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Another Gabon season ends

It has been another wonderful few months in Gabon this Fall, and as always there are many people to thank for enthusiastic support of my work there. First and foremost I thank the Columbus Zoo and Aquarium, Wildlife Trust, WCS – CCRP (Marine Program), the WCS Gabon Program (Africa Program) and the government of Gabon.

In particular, the following individuals provided invaluable support and assistance: Buddy Powell, Cyndi Taylor, Susan Kahraman and Julie Hughes (Wildlife Trust), Tim Collins and Howard Rosenbaum (WCS-CCRP), Lee White, Romain Calaque, Alden Whittaker, Tomo Nishihara, Rich Parnell, Angela Formia, Christian Tchemambela, Josie Demmer, Ruth Starkey and Leonie (WCS- Gabon Program), Rombout Swanborn (SCD), Solange Ngouessono and Augustin Mihindou (Gabon Ministry of Water and Forests), Bas Huijbregts and Bas Verhage (WWF), Christian Otando and Jean-Alain Pambo (Sette Cama Safaris), and John “DeDe” Mboumba (Ibonga).

The fundraising effort continues and I plan to apply for at least 9 different grants this coming year in order to fund GPS tagging/tracking and genetics work to get a clearer picture of manatee population distribution throughout Gabon and throughout the species range (from Mauritania to Angola). This is the next step after the past 2 seasons of preliminary surveys throughout Gabon. Fundraising could be a fulltime job if I didn’t have another fulltime job! But I’ll keep at it because I think the work is important, the species needs all the help it can get, and I appreciate all of you who help me with it.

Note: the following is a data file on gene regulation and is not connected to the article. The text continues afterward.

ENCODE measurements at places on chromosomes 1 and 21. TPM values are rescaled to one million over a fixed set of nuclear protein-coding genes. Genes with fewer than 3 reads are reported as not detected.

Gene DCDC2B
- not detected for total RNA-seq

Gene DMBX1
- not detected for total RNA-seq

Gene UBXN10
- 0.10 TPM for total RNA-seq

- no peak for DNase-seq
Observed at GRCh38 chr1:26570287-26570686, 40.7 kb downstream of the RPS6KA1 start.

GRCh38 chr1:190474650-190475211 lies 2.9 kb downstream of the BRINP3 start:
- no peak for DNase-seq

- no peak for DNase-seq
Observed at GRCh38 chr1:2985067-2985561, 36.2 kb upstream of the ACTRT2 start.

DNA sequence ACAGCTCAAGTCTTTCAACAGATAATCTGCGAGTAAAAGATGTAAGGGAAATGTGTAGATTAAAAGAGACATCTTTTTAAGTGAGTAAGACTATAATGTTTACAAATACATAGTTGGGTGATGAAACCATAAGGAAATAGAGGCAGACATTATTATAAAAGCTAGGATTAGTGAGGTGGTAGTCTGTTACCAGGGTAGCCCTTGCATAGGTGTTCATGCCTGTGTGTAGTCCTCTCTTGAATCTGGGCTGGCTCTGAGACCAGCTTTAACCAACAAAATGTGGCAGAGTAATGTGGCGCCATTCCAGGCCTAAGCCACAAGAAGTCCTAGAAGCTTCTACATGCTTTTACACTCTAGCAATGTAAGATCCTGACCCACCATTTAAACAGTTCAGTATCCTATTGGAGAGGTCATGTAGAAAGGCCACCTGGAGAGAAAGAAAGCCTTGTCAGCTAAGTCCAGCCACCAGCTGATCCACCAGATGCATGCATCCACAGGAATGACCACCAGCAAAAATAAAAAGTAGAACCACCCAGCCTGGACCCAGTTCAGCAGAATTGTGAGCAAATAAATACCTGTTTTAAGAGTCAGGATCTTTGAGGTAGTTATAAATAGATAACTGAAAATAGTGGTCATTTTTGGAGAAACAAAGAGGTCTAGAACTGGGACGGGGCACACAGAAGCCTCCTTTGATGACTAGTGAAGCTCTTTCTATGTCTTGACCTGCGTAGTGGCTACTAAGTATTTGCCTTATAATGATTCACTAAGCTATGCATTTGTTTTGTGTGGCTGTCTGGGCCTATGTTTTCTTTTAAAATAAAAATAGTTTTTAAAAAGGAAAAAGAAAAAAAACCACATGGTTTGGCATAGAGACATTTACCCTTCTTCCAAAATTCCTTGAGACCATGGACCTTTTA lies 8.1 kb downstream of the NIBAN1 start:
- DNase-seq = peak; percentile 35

Photos of a few folks:
Bas Verhage (along with some delicious grilled fish at a local restuarant in Gamba)

DeDe and I in Gamba (yes, I’ve covered the countryside in WT t-shirts!)

Alden and Angela

Josie and Tomo

1 Comment

    March 9, 2008 at 10:10 pm Reply

    It’s so nice to find someone who enjoys Gabon. My husband’s job took us there for six months – we’ve been back in Texas just a month. We were only in Port-Gentil, which is like an island.

    I miss it terribly – the people, the scenery, the food. Sadly, there weren’t a lot of animals around POG, but friends of ours would bring back photos from their ultralight flights into the bush.

    One of the iconic bars in POG is called Mamiwata, situated between the water and the largest pothole/mudhole I’ve ever encountered (wide as the road and deeper than a Rav4 in height!). Quite an interesting place, particularly by western standards, but the Castel and Regab were cheaper there than anywhere else in town.

    It doesn’t like we’ll be doing another stint in Gabon anytime soon, unfortunately, but I will be keeping up with your travels there.

    Bonne chance pour votre travail!


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